For these reasons, emulation, which has traditionally been used for accelerating functional verification, is now being heavily used for low power verification because it has the speed and capacity to verify the power management techniques that have been implemented in the full-chip design.

figure 2 power management

Multi-domain power management technique
Now, let’s move on to power estimation.

Recently, chip developers realized that with a single core processor clock frequencies could go only to a certain level and still keep power dissipation in check. Then came the time of multi core processors and parallel computing, which offered equivalent performance at a lower frequency than single-thread, single core processors. With lower frequencies came lower power dissipation. And scaling with smaller geometries has facilitated the rise of multi core designs.

But this creates a problem of a different kind. Both the system-level and application software need to be modelled in a multi-threaded way to exploit the target hardware. This is where software-hardware power analysis becomes extremely important to determine how efficiently each core is running.

There have been various advances made in the estimation domain, and for dynamic power calculation, the Switching Activity Interchange Format (SAIF) has become a de-facto standard for calculating average and peak power. The file contains toggle activity for nets in the design that can be captured over a particular test. The file acts as input to the power estimation tools. Because of the cycle/second limitations of software simulation, major efforts have been made by EDA vendors to introduce SAIF generation techniques in emulation, making software/hardware power verification possible in a practical time frame. The heat is also on IP vendors to provide raw power data for industry-standard benchmarks based on long sequences of video frames or transmission packets. IP vendors are also fully engaged in power verification to keep the direction of power dissipation in check in newer generations of IP.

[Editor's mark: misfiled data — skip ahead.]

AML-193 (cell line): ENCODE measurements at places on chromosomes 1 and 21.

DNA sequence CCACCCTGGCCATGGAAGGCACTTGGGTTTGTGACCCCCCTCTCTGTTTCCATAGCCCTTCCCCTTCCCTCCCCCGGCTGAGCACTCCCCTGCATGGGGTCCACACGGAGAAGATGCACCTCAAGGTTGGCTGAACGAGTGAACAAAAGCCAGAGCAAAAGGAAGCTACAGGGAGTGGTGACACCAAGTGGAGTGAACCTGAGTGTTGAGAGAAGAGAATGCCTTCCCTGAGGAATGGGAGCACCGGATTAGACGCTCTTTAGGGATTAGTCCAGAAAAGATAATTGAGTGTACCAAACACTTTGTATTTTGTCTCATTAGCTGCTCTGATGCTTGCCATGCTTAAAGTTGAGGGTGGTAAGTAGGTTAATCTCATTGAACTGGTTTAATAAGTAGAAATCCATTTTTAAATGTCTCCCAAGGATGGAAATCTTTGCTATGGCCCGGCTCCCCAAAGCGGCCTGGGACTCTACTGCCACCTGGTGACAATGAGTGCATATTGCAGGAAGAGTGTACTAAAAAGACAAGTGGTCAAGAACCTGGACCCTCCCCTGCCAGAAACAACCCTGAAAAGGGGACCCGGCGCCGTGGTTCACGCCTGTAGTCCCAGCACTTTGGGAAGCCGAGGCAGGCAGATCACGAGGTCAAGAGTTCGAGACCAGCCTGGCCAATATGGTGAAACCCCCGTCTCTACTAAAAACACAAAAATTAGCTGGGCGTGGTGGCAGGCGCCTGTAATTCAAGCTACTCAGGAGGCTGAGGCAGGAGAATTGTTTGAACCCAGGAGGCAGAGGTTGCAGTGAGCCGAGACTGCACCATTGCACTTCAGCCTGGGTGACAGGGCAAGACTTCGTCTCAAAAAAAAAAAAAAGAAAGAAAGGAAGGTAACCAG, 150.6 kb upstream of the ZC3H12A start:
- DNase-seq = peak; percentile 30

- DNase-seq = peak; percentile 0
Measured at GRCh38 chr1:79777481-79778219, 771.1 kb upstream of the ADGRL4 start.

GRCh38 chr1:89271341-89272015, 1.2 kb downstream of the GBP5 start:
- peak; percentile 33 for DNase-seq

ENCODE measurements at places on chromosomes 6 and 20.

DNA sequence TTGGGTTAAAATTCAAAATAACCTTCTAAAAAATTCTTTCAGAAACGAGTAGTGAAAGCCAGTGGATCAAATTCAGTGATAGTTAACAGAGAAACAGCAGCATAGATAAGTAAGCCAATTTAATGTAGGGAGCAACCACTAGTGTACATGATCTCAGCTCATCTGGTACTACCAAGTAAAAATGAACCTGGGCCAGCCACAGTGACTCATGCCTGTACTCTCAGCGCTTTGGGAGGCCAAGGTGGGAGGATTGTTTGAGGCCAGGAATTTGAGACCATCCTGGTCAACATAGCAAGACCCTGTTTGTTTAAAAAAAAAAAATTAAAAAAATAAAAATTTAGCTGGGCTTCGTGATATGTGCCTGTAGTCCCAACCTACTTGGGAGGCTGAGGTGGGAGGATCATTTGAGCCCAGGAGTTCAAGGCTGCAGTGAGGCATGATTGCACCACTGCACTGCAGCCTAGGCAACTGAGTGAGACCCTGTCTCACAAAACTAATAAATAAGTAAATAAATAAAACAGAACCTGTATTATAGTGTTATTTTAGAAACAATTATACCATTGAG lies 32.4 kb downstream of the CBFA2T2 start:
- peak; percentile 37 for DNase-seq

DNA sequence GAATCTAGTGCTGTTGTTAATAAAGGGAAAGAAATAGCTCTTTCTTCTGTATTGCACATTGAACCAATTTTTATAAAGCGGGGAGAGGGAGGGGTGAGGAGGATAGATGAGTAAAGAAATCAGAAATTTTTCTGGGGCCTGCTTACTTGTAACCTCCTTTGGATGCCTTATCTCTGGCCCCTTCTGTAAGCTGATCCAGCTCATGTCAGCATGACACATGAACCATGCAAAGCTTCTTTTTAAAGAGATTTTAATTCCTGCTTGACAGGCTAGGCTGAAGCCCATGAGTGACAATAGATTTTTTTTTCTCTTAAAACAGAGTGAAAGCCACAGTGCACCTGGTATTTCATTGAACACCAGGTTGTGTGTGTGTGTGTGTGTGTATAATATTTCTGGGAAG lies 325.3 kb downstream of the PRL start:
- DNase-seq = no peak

General power estimation flows followed across the industry are shown in figure 3: a gate-level netlist-based power estimation flow (top) and an RTL-based power estimation flow (bottom).

fig 3 both flows

As suggested by Moore’s law, every year nodes will advance and the balancing act between power, performance, and die size will continue to impact success. Early and accurate power analysis will enable successful products for the target market.

Happy power analyzing.

Reference:
1. IBS Report 2013

—Chetandeep Singh is technical marketing engineer at Mentor Graphics; Ravi Tangirala is customer success manager.